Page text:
Again, Sir Charles Dilke tells us something concerning the progress of the principle of arbitration which ought to raise a very definite hope that so soon as the over-stimulated suspicions of Germany relapse into something more like sanity and tranquillity, there may really be a reduction of those "bloated European armaments" of which the late Lord Beaconsfield was the first to complain. In the decade between 1820 and 1830 there was, says Sir Charles Dile, only one case in which a dispute between the United Kingdom and a foreign Power was referred to arbitration ; in the decade between 1830 and 1840, there was one ; in the decade between 1840 and 1850, there was one ; in the decade between 1850 and 1860, one ; in the decade between 1860 and 1870, one only ; but in the decade between 1870 and 1880,—after the success of the ' Alabama ' arbitration had borne fruit,—there were no less than seven ; and while Sir Charles Dilke remarks that up to the last few years the vast majority of these arbitrations have been decided against us—not, perhaps, unjustly, for there never was a Government less inclined to underrate its own rights and claims than the British Government—latterly, some of our disputes have been decided in our favour, Belgium having given us an award in a fisheries arbitration, and the Emperor of Austria an award in an arbitration concerning the Mosquito territory. The truth, no doubt, is that the improved tone which has induced us to submit trivial disputes to arbi- tration, has also entered into the Foreign Office when it inter- prets our claims on other nations, so that the kind of claims we now stand out for are much more likely to be reasonable and within the fair meaning of the contracts to which we have pledged ourselves, than they used to be. And if the countries of Europe should find the principle of arbitration so far succeed that they obtain justice in almost all cases where their demands are really moderate and reasonable, we may feel well assured that a great number of their minor quarrels, out of which, almost as much as any, the greater quarrels originate, will be settled promptly, and without the necessity for military menace. It is true that we can hardly look for important results in this direction while Prince Bismarck keeps the direction of affairs in Germany, and while Austria seems bent on an eastward advance. But the success of any great Power like the United Kingdom in composing its difficulties with other nations on reasonable terms, by arbitration, ought certainly to improve the prospects of peace and of partial disarmament on the Continent of Europe, so soon as the highly electric condi- tion of the atmosphere produced by the mutual suspicions between the present German Government and neighbouring Powers has passed away.
Again, there has been nothing more instructive said on the Free and Fair-trade question during the whole of the Vacation than Sir Charles Mike's lucid and striking remarks,—remarks which really contribute something fresh to the comprehension of the matter. So far is it from the truth, he said, that it would be easy, as the Fair-traders assert, to add £20,000,000- to our revenue by new duties imposed to countervail foreign protective duties, yet without taxing the food of the people, that hardly is it conceivable that such a result could be attained. France raises only £3,000,000 of revenue annually out of the goods it is thus proposed to tax, without touching the food of the people, and Germany less than three millions ; Belgium less, and Holland far less, than half a million. Hence not the sixth part of the proposed £20000,000 is raised by the greatest of our protective rivals out of goods of the kind on which a new tax is proposed ; so that how the United Kingdom, even with a protective tariff, is to raise between six and seven times as much as France or Germany, it is impossible to imagine. The German Chambers of Commerce, too, have borne witness to the effect of the new protective tariff in Germany, in the following remarkable words :—" Perhaps no critic of the new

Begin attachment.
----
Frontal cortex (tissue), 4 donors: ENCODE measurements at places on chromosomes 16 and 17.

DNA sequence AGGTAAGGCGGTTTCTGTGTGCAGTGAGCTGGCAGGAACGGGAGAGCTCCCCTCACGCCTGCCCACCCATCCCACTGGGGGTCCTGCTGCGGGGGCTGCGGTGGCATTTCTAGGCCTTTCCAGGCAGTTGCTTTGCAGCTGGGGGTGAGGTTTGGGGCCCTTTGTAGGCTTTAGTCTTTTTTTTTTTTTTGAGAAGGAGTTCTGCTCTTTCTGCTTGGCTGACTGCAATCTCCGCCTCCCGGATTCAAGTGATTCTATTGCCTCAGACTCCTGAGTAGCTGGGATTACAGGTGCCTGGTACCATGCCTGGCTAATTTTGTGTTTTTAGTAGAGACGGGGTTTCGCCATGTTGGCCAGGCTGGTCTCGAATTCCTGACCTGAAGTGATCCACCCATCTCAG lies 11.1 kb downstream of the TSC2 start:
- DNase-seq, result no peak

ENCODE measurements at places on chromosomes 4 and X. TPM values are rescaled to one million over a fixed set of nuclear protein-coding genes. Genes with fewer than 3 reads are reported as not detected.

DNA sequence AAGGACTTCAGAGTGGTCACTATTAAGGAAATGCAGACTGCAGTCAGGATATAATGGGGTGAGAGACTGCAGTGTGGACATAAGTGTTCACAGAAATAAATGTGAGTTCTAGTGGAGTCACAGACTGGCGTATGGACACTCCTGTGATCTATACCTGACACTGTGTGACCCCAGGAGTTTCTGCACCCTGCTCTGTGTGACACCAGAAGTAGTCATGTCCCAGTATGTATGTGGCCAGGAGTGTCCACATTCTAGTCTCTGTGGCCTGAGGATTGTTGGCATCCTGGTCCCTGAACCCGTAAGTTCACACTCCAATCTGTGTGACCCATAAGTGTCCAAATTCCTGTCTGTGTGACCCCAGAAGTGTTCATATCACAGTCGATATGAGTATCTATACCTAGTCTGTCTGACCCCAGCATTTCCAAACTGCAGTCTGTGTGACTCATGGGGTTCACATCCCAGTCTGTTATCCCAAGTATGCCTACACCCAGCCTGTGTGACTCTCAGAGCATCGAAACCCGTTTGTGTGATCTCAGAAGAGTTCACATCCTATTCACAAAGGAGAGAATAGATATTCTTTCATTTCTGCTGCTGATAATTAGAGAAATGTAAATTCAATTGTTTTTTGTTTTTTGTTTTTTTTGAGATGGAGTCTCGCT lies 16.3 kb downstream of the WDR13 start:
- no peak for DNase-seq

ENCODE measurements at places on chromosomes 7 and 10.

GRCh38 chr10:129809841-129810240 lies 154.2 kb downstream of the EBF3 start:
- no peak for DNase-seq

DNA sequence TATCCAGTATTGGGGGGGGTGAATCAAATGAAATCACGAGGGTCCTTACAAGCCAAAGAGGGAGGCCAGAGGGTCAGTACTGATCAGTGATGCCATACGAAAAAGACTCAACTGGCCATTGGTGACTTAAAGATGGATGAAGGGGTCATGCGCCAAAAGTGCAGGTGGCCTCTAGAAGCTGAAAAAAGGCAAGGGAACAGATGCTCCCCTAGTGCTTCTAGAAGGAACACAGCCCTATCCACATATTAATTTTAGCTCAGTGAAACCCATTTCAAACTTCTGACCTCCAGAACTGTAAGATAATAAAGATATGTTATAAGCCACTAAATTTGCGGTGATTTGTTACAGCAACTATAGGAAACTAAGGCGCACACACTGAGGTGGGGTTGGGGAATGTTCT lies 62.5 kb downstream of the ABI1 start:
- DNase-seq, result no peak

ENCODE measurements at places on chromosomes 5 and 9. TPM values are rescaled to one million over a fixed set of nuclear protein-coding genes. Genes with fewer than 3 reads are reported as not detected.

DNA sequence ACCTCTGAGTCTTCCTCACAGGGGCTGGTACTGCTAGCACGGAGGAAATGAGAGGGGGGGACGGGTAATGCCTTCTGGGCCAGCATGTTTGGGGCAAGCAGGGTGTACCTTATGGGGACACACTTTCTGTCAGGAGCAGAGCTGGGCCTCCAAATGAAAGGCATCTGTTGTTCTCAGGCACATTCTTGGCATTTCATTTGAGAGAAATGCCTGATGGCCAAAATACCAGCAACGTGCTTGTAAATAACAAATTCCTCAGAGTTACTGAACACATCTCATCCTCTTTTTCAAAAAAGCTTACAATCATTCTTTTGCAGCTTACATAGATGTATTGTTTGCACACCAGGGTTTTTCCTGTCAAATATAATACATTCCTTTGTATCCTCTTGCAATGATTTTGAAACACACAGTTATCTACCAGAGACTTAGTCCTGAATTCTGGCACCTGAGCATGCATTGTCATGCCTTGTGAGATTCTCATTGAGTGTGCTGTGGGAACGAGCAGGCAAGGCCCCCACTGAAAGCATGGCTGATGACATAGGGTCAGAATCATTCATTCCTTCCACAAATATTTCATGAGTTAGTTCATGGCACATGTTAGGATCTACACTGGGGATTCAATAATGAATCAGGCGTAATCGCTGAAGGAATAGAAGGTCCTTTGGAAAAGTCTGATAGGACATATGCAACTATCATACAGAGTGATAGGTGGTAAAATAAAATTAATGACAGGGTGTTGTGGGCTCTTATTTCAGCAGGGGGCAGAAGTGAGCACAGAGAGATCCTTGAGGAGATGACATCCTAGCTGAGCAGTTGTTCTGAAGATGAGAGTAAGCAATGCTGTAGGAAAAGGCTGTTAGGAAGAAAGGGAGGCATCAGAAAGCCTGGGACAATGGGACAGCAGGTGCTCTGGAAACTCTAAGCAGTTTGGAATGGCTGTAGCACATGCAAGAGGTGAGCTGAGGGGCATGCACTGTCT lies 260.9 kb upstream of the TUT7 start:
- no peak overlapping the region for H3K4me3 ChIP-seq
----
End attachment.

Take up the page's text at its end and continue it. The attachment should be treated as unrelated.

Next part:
system was prepared for the rapidity with which the conse- quences of the protective tariff have shown themselves,—first, in increasing the difficulties of trade ; secondly, in raising the prices of the necessaries of life ; thirdly, in injuring the pro- sperity of the labouring classes." Surely, if we were to try, as the Fair-traders propose, to raise six or seven times as much as Germany raises by her protective system on imports other than food, we should not only not succeed, but we should put a complete extinguisher on our commerce in the attempt. Sir
Charles Dile is entitled to great credit for bringing home .to us how wild and unpractical is the system for which the Fair- traders are pleading. It is worse than crying for the moon ; it is crying for a comet that may cause the destruction of all the existing order. A nation that demanded such a system would, as Sir Charles Dilke said, only verify Machiavelli's cynical remark that "the people often desire their own ruin." Such are the main heads of Sir Charles Dilke's very. instructive and statesmanlike speech. Does it suggest a re- presentative of anarchy, or a promoter of revolution ? It is a peaceable speech, a patriotic speech, and an eminently conservative speech ; a speech that shows how much may be done by reasonableness, without appeals to force ; a speech that incites the statesmen of the Empire to a purer and nobler ambition ; and a speech against rash and experi- mental change. And yet this is the language of a Radical and, as was once thought, almost a Republican states- man—language which may compare very favourably, for its tendency to elevate and give stability to popular opinion, with the detonations of Tory Marquises and rabid Ex-Viceroys.